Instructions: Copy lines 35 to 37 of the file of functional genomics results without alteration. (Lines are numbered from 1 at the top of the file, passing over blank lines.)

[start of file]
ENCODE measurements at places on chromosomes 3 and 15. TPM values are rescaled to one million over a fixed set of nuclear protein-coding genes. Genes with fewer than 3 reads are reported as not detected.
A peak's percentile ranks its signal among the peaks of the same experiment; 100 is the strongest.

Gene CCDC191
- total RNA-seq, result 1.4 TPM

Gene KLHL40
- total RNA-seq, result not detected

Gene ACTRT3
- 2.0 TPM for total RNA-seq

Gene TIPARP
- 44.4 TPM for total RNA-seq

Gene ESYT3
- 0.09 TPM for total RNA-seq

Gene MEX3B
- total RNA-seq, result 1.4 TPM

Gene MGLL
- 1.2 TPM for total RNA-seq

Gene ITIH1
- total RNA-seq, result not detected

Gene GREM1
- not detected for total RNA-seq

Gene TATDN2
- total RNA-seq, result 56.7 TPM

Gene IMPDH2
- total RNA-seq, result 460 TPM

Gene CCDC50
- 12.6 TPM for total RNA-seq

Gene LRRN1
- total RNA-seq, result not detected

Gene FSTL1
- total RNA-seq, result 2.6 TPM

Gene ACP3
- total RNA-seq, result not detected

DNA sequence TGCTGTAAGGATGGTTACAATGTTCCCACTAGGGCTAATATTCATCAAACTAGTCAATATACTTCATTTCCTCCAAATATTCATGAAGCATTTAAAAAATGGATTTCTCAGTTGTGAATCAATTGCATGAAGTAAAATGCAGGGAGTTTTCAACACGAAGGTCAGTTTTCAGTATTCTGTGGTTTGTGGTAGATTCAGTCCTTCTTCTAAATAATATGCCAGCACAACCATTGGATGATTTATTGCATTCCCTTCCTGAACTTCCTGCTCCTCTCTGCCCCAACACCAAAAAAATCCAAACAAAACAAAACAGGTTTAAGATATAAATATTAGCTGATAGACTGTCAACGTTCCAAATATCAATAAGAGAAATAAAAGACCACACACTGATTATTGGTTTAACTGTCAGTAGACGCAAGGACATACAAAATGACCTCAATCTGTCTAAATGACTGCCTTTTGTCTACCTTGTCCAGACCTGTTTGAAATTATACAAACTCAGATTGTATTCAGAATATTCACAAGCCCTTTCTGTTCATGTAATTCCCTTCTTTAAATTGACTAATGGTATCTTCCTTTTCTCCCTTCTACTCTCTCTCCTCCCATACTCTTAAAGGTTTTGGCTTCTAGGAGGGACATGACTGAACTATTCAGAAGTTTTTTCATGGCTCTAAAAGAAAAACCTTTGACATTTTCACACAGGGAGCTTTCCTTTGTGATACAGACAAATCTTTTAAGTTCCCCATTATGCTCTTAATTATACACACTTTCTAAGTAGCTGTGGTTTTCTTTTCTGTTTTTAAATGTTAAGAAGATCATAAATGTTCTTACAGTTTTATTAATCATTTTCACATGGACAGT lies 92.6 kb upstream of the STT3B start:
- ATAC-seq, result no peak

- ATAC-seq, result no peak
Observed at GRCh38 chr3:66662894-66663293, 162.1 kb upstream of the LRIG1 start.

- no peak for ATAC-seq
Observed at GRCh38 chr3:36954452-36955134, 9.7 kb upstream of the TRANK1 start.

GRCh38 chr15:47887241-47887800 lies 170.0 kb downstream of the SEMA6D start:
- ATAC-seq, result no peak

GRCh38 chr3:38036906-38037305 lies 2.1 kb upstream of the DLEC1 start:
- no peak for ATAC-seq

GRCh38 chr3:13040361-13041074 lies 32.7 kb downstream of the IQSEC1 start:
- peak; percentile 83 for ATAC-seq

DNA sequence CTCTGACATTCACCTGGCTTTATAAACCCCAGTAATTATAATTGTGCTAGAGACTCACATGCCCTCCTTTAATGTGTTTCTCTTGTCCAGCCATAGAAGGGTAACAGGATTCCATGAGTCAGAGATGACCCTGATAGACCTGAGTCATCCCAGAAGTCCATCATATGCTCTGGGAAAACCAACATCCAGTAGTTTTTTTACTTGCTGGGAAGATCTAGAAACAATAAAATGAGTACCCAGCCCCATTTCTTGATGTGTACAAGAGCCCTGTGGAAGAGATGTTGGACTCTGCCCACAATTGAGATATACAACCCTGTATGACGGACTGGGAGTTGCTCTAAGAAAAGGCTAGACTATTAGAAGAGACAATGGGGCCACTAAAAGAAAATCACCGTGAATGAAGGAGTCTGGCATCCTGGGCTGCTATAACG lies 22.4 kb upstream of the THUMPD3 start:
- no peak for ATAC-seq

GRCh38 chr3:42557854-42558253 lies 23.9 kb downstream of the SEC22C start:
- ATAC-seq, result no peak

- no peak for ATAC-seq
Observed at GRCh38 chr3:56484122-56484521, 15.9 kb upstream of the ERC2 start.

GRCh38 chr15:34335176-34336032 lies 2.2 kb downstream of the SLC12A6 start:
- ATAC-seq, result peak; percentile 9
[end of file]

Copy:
- ATAC-seq, result no peak
Observed at GRCh38 chr3:66662894-66663293, 162.1 kb upstream of the LRIG1 start.

- no peak for ATAC-seq